Prepare Your Vehicle For Winter Driving
While we may not get blizzards in South Carolina, winter driving can be a challenge if your vehicle isn’t in good shape. To ensure that your car can meet the increased demands when the weather outside is frightful, consider these tips.
Start with a well-maintained car
The National Highway Traffic Safety Administration advises that you keep your car in good working order with a tune-up and other routine maintenance. Leaks, worn hoses and needed parts should be repaired or replaced. And remember that keeping your gas tank at least half full can avoid a gas line freeze-up.
At North Hills Automotive, we offer a 120-point Safety and Service Inspection for $99, which includes an oil change and filter PLUS 3 more FREE oil changes to use anytime you want — on any vehicle you want, not just the vehicle we inspected!. Besides being a great value (The retail price for 4 oil changes alone would cost $180.00), the NHA Annual Inspection gives you peace of mind that your vehicle is in safe and in reliable condition.
Rubber to the road
Sliding off the road and landing in a ditch is one way to find out you need new tires. we don’t recommend it. As mentioned in a previous Driving Line article, tires become unsafe when the tread is worn down to less than 3/32”. This is especially true on snowy, icy roads.
You should also make sure your tires are properly inflated. Cold weather causes tire inflation pressure to drop. The trained technicians at North Hills Auto, a full-service tire dealership in Greenville, can help make sure your treads are safe for your winter travels.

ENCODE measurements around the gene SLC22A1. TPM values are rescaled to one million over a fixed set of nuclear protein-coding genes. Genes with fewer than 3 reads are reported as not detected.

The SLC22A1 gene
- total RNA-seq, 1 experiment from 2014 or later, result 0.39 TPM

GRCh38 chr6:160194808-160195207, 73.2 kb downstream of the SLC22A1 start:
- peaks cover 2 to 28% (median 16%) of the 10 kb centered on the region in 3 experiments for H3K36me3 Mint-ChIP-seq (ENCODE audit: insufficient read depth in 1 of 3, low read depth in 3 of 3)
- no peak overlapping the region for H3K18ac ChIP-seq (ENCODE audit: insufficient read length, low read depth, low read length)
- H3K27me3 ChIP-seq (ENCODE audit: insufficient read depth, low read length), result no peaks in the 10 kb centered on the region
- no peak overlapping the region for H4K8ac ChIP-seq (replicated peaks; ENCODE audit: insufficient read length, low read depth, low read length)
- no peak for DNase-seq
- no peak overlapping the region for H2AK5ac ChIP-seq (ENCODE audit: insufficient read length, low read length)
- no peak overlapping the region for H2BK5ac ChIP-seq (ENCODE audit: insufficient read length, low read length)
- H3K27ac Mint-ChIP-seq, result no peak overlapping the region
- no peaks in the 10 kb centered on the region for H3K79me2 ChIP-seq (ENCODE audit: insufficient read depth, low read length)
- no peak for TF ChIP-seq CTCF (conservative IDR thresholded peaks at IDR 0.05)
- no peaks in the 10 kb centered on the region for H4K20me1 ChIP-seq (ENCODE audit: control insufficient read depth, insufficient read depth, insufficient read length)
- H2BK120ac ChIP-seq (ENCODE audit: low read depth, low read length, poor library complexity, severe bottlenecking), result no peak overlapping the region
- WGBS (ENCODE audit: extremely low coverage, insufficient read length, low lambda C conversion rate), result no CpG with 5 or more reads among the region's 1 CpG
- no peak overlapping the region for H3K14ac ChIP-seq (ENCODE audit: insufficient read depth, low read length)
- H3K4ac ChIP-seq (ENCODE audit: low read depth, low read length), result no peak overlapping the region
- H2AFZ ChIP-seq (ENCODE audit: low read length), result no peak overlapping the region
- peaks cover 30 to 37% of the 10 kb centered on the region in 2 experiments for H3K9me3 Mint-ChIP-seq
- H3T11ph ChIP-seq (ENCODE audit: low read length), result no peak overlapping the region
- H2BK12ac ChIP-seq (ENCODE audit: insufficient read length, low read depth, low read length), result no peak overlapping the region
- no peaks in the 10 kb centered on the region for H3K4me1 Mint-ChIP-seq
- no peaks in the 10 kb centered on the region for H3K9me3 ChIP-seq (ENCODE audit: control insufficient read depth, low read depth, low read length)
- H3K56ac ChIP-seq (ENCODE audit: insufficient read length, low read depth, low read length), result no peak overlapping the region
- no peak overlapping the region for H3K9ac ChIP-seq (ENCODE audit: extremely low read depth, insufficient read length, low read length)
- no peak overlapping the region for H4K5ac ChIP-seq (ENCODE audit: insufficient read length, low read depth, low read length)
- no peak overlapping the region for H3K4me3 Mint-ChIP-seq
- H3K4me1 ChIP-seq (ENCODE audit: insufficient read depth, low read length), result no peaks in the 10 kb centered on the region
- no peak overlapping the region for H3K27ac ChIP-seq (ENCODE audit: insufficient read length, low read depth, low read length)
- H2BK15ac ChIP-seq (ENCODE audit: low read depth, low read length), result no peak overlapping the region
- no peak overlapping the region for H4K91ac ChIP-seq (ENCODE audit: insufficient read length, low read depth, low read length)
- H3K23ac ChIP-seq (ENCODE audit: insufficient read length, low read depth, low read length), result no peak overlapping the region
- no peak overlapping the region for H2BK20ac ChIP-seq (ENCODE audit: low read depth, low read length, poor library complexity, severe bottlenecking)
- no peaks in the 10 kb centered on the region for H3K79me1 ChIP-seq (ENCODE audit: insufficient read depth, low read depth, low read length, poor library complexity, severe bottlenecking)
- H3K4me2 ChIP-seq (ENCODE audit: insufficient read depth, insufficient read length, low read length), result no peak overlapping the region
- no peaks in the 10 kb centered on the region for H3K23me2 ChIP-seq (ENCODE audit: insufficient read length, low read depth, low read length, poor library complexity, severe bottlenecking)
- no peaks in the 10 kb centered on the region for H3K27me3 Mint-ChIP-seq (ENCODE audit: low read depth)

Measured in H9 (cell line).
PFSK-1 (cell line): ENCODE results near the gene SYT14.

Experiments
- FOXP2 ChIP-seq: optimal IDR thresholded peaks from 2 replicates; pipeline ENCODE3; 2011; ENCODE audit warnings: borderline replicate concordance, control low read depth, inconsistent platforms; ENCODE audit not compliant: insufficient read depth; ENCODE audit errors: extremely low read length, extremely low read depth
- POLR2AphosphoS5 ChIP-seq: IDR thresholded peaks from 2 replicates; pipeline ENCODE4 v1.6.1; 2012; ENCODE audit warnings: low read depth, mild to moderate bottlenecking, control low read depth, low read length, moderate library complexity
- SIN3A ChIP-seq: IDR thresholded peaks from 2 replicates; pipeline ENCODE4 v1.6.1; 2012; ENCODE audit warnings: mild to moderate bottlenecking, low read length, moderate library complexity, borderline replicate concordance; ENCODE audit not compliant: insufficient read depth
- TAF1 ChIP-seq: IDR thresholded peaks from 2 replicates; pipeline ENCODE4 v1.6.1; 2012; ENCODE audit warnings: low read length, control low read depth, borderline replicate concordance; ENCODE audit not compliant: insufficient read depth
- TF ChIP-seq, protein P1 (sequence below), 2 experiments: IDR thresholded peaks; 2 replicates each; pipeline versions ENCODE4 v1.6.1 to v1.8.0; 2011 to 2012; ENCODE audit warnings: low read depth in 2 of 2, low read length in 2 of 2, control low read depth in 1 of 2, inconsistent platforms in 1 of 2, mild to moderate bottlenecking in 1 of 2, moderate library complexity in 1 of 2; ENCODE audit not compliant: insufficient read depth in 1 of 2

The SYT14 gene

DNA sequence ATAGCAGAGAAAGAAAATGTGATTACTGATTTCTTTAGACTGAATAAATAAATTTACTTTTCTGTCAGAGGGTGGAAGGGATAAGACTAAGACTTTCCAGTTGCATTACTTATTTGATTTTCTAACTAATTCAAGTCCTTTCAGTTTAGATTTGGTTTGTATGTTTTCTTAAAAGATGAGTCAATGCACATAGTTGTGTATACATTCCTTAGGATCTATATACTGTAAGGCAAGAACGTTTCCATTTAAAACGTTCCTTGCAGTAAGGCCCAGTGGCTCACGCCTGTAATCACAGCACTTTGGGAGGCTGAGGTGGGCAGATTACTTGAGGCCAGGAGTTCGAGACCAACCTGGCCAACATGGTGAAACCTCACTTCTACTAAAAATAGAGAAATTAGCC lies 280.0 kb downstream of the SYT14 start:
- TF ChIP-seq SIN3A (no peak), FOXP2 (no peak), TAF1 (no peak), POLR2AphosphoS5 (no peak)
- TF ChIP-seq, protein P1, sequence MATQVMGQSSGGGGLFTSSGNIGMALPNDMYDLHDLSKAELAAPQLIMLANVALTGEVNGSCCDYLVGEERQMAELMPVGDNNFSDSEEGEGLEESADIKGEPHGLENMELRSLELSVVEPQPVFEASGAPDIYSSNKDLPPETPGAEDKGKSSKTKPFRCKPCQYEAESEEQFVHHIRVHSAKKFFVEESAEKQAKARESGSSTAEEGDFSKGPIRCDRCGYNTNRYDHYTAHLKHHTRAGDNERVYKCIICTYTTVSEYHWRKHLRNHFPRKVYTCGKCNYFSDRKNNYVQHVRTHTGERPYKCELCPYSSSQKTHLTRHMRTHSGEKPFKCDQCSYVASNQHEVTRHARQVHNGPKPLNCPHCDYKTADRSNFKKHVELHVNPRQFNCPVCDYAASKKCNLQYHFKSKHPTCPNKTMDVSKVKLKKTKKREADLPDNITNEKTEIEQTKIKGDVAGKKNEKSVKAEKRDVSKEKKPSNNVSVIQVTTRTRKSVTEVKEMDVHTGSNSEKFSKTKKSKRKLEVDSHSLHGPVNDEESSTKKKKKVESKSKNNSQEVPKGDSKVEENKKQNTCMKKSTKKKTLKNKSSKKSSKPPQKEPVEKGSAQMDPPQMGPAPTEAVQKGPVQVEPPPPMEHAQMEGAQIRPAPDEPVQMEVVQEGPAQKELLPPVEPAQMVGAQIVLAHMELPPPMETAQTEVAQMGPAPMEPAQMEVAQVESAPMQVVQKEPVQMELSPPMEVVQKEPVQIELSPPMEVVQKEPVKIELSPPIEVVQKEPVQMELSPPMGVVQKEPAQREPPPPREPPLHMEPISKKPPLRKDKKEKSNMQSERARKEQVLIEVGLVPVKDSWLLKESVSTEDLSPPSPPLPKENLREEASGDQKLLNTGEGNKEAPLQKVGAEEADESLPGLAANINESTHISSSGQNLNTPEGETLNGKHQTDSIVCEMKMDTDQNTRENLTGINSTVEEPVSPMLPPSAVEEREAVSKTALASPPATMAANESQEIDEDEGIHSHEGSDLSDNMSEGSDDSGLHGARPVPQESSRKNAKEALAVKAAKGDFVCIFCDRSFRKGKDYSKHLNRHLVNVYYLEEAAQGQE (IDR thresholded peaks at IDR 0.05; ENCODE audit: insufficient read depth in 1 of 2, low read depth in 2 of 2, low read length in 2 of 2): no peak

If you can’t see out your windows, you are a danger to everyone on the road. You can try using your wipers, but it’s better (and probably faster) to use an ice scraper on your windshield and headlight lenses. Also, since snow, water and mud are likely to be kicked up from other vehicles, be sure to top off your windshield washer reservoir with a winter-blend solution that works in below freezing temperatures.
The Winter months mean more of the daily commute takes place in limited visibility. Seeing and being seen is critical in these conditions. Headlight maintenance could be a lifesaver for you and your family.
- Clean them regularly – If your windshield needs cleaning, it is likely your headlights do to.
- Address clouding and yellowing – cloudy lenses mean compromised visibility.
- Check illumination – bulbs dim over time – remember, always replace in pairs!
- Check alignment – potholes are the main culprit for misaligned headlights.
Electric and hybrid vehicles
Minimize the drain on the battery. If the vehicle has a thermal heating pack for the battery, plug your vehicle in whenever it’s not in use. Preheat the passenger compartment before you unplug your vehicle in the morning.
We can’t control the weather or the prevent hazards you may find on the roads, but we hope you and your vehicle are prepared for wherever your travels take you, whether it’s across town or across the country. After all, as the driver, you are your car’s most important safety feature.
Just in case
According to the National Highway Traffic Safety Administration, there are several things you should keep in your car when driving in hazardous winter weather:
- Snow shovel, broom, and ice scraper.
- Abrasive material such as sand or kitty litter, in case your vehicle gets stuck in the snow.
- Jumper cables, flashlight, and warning devices such as flares and emergency markers.
- Blankets for protection from the cold.
- A cell phone with charger, water, food, and any necessary medicine (for longer trips or when driving in lightly populated areas).
Be sure to check out our post with Winter Driving Tips!